India-US trade could roar, just like Harley-Davidson bikes. The problem, according to President Donald Trump, is high Indian tariffs.
Trump on Tuesday cited the iconic American motorcycles once again as he took his complaints to India.
“When Harley-Davidson sends its motorcycles, they have to pay high taxes. It’s not fair for any company to be paying 100% tax. When Indian companies send their motorcycles they don’t have to pay anything in the US. It has to be reciprocal," Trump told reporters.
“US has to be treated fairly. We have a tremendous deficit with India of $30 billion which has now come down to $25 billion." Imports of premium motorcycles in India, in a complete built form, used to attract as much as 100% import duty, but this was later cut to 50% under US pressure.
Many global automakers like Hyundai Motor Co., Ford Motor Co., Nissan Motor Co. and Renault SA use India as a hub for exports because of low costs.
Harley-Davidson, in its quest to conquer markets like China and India, has been scouring for local partners to manufacture its products. The American company has also held talks with Hero MotoCorp, India’s largest two-wheeler manufacturer, for a possible collaboration, according to industry executives.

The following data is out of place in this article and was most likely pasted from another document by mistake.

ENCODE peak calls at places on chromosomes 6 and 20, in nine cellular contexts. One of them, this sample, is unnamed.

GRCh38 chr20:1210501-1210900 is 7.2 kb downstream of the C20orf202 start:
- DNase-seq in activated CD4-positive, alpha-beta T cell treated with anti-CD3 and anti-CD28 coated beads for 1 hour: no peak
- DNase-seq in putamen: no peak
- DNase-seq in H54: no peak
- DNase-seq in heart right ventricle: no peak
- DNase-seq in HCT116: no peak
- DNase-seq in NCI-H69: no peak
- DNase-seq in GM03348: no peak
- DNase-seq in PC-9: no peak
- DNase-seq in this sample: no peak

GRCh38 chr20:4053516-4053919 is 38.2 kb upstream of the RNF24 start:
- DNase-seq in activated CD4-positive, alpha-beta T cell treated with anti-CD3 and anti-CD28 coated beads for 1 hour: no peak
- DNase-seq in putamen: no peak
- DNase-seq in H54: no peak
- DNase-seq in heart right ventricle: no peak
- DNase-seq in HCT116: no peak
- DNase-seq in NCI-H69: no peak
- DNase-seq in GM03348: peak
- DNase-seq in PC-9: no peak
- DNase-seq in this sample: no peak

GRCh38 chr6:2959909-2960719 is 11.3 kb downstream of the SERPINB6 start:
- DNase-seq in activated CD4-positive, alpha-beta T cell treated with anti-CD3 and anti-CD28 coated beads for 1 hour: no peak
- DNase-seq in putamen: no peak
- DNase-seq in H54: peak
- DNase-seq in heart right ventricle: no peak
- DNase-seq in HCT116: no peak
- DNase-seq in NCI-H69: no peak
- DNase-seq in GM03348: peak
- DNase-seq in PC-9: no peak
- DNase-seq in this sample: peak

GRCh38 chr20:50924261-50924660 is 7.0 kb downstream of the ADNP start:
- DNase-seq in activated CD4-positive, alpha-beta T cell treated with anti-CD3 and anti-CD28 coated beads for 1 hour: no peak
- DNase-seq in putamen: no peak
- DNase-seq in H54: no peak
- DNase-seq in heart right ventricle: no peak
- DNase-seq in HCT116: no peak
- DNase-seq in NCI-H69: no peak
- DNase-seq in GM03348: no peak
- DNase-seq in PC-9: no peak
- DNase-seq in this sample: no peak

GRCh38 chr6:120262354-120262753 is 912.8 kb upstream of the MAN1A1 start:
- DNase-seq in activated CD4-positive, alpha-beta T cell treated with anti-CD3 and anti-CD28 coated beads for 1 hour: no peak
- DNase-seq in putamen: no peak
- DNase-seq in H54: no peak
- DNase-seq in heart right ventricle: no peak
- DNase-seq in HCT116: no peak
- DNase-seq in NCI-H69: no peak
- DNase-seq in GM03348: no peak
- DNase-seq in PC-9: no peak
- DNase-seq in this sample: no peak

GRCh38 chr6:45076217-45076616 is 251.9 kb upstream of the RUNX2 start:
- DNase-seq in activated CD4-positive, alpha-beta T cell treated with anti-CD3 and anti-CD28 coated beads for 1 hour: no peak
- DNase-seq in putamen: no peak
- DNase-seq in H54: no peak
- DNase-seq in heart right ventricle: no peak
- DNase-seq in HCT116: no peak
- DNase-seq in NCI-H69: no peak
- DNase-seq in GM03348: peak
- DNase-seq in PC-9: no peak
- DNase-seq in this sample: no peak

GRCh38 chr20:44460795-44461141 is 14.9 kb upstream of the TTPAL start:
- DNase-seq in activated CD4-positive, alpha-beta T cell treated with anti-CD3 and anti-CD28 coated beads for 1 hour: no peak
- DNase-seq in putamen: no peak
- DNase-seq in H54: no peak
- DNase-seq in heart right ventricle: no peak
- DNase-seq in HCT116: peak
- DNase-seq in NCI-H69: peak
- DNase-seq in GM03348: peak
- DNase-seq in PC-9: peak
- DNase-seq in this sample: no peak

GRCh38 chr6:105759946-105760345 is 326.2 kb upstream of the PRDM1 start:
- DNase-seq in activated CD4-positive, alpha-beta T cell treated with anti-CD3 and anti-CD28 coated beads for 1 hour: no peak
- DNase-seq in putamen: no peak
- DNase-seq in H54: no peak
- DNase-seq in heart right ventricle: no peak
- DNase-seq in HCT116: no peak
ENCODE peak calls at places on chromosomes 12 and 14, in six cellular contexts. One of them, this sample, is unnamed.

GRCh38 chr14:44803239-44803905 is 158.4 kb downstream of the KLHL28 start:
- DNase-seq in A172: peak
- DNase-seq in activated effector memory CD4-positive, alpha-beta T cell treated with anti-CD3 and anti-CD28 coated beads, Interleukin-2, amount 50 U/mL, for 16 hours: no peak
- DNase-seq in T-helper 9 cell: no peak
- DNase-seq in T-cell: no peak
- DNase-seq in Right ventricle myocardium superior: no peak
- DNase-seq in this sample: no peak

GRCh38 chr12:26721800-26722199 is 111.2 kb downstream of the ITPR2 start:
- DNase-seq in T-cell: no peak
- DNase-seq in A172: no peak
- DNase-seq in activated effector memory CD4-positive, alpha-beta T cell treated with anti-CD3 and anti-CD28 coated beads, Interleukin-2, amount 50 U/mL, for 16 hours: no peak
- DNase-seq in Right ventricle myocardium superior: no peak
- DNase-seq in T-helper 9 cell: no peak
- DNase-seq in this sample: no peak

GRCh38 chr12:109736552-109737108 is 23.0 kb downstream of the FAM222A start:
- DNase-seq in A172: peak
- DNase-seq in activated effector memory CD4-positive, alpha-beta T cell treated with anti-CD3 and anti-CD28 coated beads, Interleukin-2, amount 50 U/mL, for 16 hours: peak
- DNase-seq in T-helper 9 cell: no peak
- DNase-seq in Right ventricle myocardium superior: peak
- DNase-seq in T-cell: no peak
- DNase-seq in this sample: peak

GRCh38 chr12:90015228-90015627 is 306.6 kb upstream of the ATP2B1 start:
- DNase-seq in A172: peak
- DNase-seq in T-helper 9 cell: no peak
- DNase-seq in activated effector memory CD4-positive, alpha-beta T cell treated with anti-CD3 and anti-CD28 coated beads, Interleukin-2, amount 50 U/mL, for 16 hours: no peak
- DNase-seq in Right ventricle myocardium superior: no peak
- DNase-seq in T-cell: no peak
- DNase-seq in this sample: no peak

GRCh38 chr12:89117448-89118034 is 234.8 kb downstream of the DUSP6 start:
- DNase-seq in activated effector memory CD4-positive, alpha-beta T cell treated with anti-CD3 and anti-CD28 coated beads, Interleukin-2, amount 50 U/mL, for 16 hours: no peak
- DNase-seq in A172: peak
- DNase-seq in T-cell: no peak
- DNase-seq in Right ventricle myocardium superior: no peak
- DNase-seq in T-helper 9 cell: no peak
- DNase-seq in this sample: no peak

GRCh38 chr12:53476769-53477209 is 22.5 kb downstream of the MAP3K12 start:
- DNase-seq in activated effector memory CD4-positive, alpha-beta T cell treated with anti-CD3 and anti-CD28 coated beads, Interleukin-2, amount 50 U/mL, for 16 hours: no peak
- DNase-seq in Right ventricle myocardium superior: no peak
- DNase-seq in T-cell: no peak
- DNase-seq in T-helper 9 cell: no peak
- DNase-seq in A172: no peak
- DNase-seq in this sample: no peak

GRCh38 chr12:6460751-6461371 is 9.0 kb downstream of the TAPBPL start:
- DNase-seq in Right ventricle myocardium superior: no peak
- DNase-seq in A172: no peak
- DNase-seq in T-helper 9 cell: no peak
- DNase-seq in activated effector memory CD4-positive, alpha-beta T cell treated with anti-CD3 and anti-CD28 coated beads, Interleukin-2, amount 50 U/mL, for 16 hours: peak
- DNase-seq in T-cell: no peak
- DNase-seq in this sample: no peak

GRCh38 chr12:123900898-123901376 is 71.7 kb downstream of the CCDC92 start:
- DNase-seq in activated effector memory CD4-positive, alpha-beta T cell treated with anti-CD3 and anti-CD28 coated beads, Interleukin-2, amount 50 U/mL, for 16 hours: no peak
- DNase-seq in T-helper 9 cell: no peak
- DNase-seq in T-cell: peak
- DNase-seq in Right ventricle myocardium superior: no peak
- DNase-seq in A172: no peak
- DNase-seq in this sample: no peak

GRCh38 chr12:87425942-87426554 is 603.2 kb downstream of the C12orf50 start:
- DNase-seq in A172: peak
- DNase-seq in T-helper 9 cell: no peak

Due to modest demand for its products in India, Harley is yet to establish a full-fledged manufacturing operation in India. The company has a production and assembly plant in Bawal, Haryana where it can assemble about 1,000 units per month.
Harley-Davidson’s market share stands at 10% in premium motorcycles with engines bigger than 500cc. The company’s cumulative sales for the April-January period during the current fiscal stands at 2,252 units whereas the market size in this size of bikes was 21,694 units for the same period.
With a presence in the 500cc- 800cc motorcycle category, Royal Enfield dominates with 17,096 units during the period, according to the Siam data.